After sleeping for a solid eight hours, you turn over in your hotel bed and flip on CNN International. The effects of the Trump Trade War have begun to take effect at the worst possible time. While you slept, plummeting profits caused USD/EUR to crater 10%. Yesterday, USD/EUR stood at 0.8966. Today, you stare in shock as that number languishes at 0.8069.
To complete the deal, you’d then have to send over 11.2 million USD. How much is 1.2 million USD worth to your business?
The returns of international investing are worth the risks
The scenario mentioned above is one that’s keeping many CFOs up at night lately. Thanks to Trump Administration policies, it now appears a recession, a bad recession, is likely.
So, why risk investing internationally? Because, in the long run, that’s where virtually all significant moneymaking opportunities lie. As lucrative as America’s consumer market is, we’re largely tapped out as a nation. Nearly 80% of us live paycheck-to-paycheck. Just under half of Americans earn less than 30,000 USD per year.
In short, it’s getting tougher to scale a business domestically. Yes, it’s true that most nations lack our collective buying power. However, the theoretical upper limit of the international consumer market is measured in the BILLIONS.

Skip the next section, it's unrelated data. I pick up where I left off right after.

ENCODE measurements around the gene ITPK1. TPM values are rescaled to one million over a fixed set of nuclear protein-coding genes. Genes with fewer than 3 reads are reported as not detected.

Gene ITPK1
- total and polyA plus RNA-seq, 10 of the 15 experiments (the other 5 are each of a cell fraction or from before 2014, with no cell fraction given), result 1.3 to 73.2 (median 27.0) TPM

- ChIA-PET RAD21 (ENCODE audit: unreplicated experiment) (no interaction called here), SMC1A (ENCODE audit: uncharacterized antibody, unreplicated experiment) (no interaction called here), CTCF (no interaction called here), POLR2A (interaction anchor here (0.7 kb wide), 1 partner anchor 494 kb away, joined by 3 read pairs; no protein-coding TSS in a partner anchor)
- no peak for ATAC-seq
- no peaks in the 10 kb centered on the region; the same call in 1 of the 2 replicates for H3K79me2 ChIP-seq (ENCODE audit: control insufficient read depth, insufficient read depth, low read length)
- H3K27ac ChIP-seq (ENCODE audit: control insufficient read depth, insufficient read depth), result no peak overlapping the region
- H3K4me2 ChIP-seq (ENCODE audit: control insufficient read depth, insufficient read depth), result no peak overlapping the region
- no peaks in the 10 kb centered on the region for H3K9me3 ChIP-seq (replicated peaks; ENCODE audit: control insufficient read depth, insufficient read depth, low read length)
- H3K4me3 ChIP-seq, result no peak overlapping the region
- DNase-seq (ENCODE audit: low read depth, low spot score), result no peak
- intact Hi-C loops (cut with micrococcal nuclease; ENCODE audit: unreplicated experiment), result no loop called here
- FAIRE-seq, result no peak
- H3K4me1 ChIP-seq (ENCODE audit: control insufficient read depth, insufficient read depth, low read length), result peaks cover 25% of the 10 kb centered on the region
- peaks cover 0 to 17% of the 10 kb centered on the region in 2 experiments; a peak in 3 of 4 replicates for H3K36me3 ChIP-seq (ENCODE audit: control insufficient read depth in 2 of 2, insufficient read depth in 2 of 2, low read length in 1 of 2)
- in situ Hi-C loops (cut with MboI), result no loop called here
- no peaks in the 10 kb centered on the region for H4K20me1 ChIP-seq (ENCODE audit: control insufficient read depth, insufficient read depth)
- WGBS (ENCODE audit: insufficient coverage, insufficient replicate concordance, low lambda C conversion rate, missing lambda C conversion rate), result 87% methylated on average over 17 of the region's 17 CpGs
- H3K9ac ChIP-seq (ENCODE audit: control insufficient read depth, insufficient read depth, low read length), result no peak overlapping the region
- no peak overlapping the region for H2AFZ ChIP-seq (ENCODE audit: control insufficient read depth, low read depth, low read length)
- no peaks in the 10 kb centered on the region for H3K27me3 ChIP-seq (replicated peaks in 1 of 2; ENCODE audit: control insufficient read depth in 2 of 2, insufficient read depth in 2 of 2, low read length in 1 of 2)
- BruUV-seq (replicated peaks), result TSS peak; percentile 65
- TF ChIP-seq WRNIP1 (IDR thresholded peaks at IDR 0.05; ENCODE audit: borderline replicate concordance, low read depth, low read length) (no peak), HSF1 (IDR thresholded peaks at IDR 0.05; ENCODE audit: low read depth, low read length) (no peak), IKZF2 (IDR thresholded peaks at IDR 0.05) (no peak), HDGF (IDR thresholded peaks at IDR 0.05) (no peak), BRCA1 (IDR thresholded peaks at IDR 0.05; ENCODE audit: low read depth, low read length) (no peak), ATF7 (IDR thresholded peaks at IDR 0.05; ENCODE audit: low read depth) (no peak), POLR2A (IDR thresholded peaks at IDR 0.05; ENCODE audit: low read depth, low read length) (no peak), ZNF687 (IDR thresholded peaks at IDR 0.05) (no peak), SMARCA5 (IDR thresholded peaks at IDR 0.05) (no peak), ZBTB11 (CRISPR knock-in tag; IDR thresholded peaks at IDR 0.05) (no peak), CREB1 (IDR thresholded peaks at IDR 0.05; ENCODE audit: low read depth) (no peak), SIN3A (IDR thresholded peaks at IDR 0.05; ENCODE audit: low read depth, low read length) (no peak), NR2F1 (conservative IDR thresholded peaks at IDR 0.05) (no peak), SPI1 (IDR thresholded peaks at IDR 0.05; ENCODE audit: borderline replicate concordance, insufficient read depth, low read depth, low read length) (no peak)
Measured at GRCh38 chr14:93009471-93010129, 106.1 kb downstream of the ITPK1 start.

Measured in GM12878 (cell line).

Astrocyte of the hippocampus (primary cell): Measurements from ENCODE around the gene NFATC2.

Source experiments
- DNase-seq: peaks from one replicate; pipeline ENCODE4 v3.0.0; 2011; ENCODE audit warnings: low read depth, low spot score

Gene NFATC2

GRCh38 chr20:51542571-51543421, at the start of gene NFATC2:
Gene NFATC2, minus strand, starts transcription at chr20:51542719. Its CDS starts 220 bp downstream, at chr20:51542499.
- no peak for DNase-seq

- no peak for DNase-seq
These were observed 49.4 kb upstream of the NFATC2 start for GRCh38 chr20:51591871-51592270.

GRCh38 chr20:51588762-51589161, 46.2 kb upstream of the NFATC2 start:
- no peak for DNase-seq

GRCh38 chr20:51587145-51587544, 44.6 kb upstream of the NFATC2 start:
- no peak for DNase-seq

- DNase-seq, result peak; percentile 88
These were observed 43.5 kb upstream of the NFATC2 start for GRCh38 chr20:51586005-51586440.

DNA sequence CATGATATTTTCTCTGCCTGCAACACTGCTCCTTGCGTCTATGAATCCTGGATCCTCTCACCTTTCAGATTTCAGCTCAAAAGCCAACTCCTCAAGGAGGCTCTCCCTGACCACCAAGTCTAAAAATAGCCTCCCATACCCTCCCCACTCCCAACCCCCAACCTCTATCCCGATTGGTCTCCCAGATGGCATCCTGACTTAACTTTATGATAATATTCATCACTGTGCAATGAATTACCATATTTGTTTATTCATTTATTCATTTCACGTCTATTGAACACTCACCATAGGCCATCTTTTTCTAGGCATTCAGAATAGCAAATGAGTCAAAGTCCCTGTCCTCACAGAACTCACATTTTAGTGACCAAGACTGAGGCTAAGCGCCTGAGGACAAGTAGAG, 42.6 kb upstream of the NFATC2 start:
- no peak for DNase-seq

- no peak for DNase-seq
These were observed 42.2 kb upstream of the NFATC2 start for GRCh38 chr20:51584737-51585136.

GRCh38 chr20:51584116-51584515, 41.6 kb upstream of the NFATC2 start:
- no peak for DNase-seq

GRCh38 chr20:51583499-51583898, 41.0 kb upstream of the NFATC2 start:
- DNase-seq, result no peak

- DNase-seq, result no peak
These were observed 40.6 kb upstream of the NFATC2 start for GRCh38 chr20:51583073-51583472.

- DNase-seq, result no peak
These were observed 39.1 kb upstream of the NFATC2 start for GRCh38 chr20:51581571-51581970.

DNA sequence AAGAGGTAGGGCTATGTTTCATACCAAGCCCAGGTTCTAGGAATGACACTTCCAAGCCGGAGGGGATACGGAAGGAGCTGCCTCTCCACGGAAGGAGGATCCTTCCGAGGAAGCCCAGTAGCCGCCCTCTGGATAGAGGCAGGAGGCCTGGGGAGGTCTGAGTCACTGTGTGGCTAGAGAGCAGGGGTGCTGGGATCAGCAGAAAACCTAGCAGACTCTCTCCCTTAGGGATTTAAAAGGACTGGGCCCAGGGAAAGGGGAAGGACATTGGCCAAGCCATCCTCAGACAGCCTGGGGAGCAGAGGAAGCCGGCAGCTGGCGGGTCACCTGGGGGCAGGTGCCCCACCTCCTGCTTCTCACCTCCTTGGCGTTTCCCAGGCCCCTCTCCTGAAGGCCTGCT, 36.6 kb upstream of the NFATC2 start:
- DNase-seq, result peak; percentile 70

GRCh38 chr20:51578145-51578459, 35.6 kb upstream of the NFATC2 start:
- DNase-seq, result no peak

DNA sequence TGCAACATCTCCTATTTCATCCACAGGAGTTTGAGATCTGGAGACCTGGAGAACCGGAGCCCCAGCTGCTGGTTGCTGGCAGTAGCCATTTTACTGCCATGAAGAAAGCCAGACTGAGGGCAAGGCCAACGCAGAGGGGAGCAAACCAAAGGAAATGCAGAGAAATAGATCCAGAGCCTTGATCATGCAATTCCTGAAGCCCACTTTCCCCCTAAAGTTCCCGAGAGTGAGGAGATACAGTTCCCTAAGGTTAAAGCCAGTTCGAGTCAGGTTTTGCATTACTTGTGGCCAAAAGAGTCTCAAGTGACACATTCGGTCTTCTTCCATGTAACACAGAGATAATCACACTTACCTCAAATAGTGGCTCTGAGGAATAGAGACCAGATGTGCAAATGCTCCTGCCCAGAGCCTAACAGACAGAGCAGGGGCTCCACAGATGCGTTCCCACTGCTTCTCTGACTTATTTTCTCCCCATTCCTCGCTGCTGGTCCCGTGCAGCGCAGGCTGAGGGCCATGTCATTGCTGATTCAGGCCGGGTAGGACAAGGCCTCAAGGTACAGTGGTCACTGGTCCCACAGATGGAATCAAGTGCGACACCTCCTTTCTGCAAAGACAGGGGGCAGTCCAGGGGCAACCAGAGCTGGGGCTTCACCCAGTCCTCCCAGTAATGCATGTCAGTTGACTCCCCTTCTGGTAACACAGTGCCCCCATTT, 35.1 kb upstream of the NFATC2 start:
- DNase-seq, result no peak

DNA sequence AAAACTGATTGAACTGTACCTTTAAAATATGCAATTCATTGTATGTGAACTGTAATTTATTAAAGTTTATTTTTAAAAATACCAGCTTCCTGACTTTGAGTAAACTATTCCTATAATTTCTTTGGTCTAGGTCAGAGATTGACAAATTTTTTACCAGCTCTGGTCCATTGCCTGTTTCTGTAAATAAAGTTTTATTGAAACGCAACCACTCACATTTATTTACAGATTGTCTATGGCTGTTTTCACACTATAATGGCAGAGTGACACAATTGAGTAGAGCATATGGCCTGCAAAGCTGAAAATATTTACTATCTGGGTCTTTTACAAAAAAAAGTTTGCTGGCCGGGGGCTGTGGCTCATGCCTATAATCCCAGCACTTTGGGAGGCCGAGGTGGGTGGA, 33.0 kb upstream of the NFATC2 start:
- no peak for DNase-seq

Globalization has lifted much of the developing world out of poverty over the past 20 years. These people, for the first time in their lives, have disposable income. And increasingly, they have payment methods connected to the internet.
In other words, don’t pass up on amazing international deals due to short-term recession fears. Do so, and you’re leaving money on the table. If you fail to pick it up, someone else will.
Your broker’s exchange rate is NOT the REAL exchange rate
So, you’re about to pull the trigger on an international opportunity – great! Hold up for a second, though – is this is the first time you’ve invested abroad? If so, there’s something we need to tell you.
You know how some brokers offer 0% commission? It’s a ruse. They make their money back (and then some) by charging exchange rates that differ significantly from the REAL one. Many brokers have margins as large as 5% versus the interbank rate. The interbank rate is the wholesale rate banks use to trade with each other.
Let’s say you’re about to make an investment of 100,000 EUR in a Berlin tech startup. You just got off the phone with your local broker, who quoted you a USD/EUR rate of 0.8495. Before calling back to confirm the order, take a second to weigh your options online.
International money transfer firms like Currencies Direct offer rates MUCH closer to interbank. By checking with them, you get a rate of 0.8915. Let’s crunch some numbers: through your broker, you’d have to send 117,716 USD. But with Currencies Direct, that amount shrinks to 112,170 USD.
You can do a lot of good with 5,000 USD in an SME. Don’t underestimate the power of saving money through low-cost money transfer providers.
Those who neglect the gyrations of Forex markets do so at their peril
Business has gone international in the 21st century. As such, you can no longer afford to ignore the impact currency markets can have on your investments. By listening to the guidance of experts, you can avoid making critical errors when transferring funds internationally.